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In an article dated 16th February 2015 by World Nuclear News, a report was cited saying around 90% of Japanese small and medium sized companies think their business would be adversely affected by rising electricity costs in the future. Companies said they might cope by reducing their staff, cutting salaries and reducing capital expenditures, measures which would negatively affect the Japanese economy.

Not only are higher electricity costs bad for businesses and the economy, but they can also be bad for the environment. Japan plans to continue its reliance on CO2-emitting coal to reduce the cost of importing liquefied natural gas. Japan previously had ambitious goals to reduce carbon emissions, but those plans have now been scrapped.

Germany’s Energy Revolution

The second country that comes up when discussing the nuclear industry is Germany. The country is aiming for what they call an “energy revolution”. Germany plans to shut down all its remaining (currently nine) nuclear reactors by 2022, and to wean the country off fossil fuels by mid century. The plan is to get 80% of the country’s electricity from renewable sources by 2050, however many people worry about the viability of this plan.

According to a Wall Street Journal article from 26th August 2014, the average price of electricity for German companies has jumped 60% over the past six years because the cost of subsidizing the renewable energy industry has been passed on to consumers. The price is now twice that paid in the U.S. Kurt Bock, the chief executive of BASF, the world’s largest chemical maker, said German industry is going to gradually lose its competitiveness. In fact, the company has decided to reduce its investment in Germany over the next five years from 33% of total investments, to 25%.

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In a survey done by PWC nearly 75% of small and medium sized German industrial businesses say rising energy costs are a major risk. In a survey done by the Chamber of Commerce in the U.S. around 75% of American businesses operating in Germany also said the Energy Revolution made the country less attractive for business. German companies also say that rising costs are a reason to start investing abroad, according to the German Chambers of Commerce and Industry.

To date the beneficiaries of the Energy Revolution have been investors in wind and solar installations. Although the price of electricity has declined because of the added capacity, a surcharge is added to pay for the subsidies that the government has given to the renewable industry. The renewable energy surcharge has nearly tripled since 2010 and today accounts for approximately 18% of German households’ electricity bill. According to Germany’s economics ministry, the subsidies amount to about €24 billion a year.

And last, the departure from nuclear energy has increased greenhouse gas emissions in Germany because utility companies have turned to uranium’s cheap cousin, coal. The government says it’s temporary, but critics say that renewable power is unpredictable and it could force the continued use of coal.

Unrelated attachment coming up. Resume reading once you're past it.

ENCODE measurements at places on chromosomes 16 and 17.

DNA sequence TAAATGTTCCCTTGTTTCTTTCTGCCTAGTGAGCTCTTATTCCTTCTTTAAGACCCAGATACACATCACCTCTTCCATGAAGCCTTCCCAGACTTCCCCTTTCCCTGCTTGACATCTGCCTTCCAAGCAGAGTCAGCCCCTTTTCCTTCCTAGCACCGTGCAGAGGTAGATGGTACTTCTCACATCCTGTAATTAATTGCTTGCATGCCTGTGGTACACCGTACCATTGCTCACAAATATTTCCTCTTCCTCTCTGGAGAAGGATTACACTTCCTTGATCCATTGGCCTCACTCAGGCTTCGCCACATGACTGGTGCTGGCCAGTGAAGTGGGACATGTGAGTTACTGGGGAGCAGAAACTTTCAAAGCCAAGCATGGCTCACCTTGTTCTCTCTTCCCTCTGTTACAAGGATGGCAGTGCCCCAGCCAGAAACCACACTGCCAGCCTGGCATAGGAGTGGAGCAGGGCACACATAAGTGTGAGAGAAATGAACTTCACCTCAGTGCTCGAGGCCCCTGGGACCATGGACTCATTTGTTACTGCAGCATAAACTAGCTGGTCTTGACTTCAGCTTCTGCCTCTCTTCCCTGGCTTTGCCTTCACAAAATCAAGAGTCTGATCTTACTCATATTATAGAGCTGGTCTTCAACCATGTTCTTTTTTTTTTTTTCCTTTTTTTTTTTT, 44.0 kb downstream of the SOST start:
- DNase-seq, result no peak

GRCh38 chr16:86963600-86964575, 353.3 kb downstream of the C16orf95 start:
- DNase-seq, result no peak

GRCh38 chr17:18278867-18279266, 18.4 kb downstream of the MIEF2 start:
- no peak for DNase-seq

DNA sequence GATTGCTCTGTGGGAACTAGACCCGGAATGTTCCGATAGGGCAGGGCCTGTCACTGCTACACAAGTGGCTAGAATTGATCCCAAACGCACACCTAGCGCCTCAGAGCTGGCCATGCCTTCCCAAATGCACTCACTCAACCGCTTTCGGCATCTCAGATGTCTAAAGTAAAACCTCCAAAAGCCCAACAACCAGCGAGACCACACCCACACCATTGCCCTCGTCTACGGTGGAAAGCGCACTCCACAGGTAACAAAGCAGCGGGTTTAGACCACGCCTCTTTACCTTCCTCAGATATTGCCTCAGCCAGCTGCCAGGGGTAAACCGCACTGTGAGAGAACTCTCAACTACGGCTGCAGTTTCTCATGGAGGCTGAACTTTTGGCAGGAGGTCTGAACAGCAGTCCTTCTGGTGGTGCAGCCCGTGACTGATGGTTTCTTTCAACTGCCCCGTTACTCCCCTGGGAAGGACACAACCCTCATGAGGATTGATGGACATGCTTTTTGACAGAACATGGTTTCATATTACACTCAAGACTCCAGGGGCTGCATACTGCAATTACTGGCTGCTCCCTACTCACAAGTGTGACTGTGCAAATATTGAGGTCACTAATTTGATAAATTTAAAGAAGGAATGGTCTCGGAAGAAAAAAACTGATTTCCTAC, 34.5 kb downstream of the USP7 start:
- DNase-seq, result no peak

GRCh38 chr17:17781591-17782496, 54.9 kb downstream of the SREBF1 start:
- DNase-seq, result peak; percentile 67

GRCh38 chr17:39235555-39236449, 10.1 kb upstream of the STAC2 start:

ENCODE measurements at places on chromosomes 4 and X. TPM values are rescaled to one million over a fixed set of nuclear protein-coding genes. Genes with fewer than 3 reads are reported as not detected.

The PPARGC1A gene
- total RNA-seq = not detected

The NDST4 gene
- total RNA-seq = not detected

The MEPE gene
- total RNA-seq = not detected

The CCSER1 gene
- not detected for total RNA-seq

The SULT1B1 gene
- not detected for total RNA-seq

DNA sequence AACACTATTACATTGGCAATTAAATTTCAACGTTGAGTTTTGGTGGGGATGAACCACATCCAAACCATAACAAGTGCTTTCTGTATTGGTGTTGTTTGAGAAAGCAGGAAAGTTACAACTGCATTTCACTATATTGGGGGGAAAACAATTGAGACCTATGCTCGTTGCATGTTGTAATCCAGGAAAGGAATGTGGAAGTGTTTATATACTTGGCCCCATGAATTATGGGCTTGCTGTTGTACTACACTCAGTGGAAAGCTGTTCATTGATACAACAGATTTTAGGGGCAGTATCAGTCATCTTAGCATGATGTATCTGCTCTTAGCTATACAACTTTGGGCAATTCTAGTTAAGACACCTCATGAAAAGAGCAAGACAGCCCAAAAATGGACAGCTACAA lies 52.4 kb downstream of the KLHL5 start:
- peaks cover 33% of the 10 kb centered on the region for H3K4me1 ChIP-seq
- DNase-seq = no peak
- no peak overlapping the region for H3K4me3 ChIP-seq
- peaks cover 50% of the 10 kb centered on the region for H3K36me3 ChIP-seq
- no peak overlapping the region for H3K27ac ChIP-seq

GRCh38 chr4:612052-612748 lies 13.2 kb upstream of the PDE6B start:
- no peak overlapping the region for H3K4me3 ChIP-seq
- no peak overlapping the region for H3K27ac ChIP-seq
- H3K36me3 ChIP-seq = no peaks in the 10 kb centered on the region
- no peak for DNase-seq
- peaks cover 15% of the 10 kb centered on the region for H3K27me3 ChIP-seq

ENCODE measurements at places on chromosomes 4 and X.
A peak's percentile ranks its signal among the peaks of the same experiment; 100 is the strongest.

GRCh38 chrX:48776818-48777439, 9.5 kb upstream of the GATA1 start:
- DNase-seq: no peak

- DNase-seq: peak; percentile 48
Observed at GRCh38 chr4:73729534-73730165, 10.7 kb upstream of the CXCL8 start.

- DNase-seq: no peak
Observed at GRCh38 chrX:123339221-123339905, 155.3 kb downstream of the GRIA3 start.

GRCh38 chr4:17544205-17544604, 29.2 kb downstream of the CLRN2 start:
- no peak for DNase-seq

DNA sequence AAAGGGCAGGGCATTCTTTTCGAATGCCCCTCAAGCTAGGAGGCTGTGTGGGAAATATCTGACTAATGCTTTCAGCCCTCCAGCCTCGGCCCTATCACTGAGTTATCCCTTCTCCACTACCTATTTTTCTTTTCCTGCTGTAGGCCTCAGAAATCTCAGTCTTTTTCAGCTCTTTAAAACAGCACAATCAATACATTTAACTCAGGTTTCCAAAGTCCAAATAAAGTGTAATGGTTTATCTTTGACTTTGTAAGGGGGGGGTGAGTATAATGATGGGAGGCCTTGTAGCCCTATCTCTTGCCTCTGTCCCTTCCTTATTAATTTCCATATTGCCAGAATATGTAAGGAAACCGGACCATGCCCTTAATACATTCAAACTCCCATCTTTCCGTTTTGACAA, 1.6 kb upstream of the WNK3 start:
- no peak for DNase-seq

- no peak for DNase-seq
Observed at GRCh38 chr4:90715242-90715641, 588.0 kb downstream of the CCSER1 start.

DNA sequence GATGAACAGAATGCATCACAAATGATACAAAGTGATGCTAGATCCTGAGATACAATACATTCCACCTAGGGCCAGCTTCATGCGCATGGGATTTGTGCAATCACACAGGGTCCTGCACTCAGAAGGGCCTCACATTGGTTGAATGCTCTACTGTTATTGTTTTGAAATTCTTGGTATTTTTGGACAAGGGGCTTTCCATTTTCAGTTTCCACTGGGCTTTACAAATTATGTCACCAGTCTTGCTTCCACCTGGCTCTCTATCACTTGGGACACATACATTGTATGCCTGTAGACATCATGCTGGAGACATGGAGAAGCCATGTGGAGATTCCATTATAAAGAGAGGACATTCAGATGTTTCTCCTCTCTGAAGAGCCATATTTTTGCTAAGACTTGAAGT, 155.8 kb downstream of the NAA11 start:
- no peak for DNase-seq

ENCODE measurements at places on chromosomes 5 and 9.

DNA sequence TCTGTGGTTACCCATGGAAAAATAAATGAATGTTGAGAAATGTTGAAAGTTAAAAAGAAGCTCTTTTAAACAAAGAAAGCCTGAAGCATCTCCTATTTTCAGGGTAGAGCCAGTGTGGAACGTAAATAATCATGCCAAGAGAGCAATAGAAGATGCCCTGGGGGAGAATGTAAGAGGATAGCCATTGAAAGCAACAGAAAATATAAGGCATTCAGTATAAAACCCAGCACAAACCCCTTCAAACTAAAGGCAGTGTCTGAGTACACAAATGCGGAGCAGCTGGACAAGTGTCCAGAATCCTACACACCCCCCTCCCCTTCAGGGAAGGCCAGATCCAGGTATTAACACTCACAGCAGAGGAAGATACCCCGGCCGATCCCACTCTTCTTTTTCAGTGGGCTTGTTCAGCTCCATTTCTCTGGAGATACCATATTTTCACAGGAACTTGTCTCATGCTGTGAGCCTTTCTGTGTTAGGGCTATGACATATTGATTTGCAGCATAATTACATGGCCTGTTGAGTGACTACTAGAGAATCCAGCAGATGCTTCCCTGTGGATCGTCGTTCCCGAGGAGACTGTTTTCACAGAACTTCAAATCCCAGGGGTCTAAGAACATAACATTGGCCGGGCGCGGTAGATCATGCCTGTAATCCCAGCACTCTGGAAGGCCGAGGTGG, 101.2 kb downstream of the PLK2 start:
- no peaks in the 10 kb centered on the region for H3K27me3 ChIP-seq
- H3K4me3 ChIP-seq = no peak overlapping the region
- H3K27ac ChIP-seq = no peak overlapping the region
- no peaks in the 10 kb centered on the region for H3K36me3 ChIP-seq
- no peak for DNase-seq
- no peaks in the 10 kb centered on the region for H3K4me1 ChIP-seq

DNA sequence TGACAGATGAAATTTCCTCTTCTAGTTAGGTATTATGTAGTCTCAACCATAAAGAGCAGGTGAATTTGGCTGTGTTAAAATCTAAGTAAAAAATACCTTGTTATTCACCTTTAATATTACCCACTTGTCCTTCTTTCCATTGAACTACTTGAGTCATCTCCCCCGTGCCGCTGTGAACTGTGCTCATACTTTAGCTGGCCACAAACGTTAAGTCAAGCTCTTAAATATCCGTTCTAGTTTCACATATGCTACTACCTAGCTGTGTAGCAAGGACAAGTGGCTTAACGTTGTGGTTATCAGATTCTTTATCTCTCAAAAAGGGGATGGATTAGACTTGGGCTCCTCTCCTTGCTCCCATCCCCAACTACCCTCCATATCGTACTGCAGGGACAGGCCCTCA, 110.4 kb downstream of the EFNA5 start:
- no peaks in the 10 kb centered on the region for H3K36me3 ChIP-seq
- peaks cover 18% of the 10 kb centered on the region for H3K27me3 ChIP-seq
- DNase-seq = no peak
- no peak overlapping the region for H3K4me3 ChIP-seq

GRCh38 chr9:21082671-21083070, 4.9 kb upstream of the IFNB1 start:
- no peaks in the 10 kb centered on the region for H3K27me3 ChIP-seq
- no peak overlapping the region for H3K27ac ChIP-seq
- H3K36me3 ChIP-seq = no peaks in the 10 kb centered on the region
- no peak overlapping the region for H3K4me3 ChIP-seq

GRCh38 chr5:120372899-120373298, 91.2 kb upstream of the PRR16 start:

Conclusion

The long-term fundamentals for the uranium market are very attractive. Despite the Fukushima disaster, most nuclear power generating countries are still committed to nuclear power, and today there are more reactors under construction than before the disaster. Japan and Germany famously planned to completely reduce their dependence on nuclear power, however Japan is planning on restarting its reactors while Germany’s energy revolution might be faltering.

Despite supply/demand imbalances, prices are depressed due to a short/medium-term supply glut. Prices might stay low for the foreseeable future, especially now that oil and gas prices have tumbled, making fossil fuel-generated electricity less expensive. But in the longer term uranium prices should go up and for savvy investors this might represent a valuable buying opportunity.

In Part 2 of  Uranium: Where Do We Go From Here? We’ll offer a some more insight in to the Uranium market and the best way to invest in Uranium. Look for Part 2 of this article next week!

 

Contributions By Lars Haugen

Rebel Yell: Huntsman (HUN) Looks Ready To Buy

Is Huntsman Corporation (HUN) a Buy, Sell or Hold?

For those of you following my recommendation and updates of Huntsman Corporation (HUN) the following is a brief refresher and update. I’ll be updating and re-examining all of the stocks I have been covering –  FREE here in Wall Street Rebel.

Huntsman Corporation (NYSE: HUN) was founded in 1970 and is based in Salt Lake City, Utah is a worldwide Chemical Manufacturer operates approximately 100 R&D-based facilities in over 30 countries. Its products are used in various applications, including adhesives, aerospace, automotive, construction products, personal care and hygiene, durable and non-durable consumer products, electronics, medical, packaging, paints and coatings, power generation, refining, synthetic fiber, textile chemicals, and dye industries. Huntsman Corporation a market capitalization of just under $5.6 billion and although it is a tightly held corporation I believe it may become a takeover target in the next 12-24 months thanks to a number of initiatives the company has undertaken in recent months.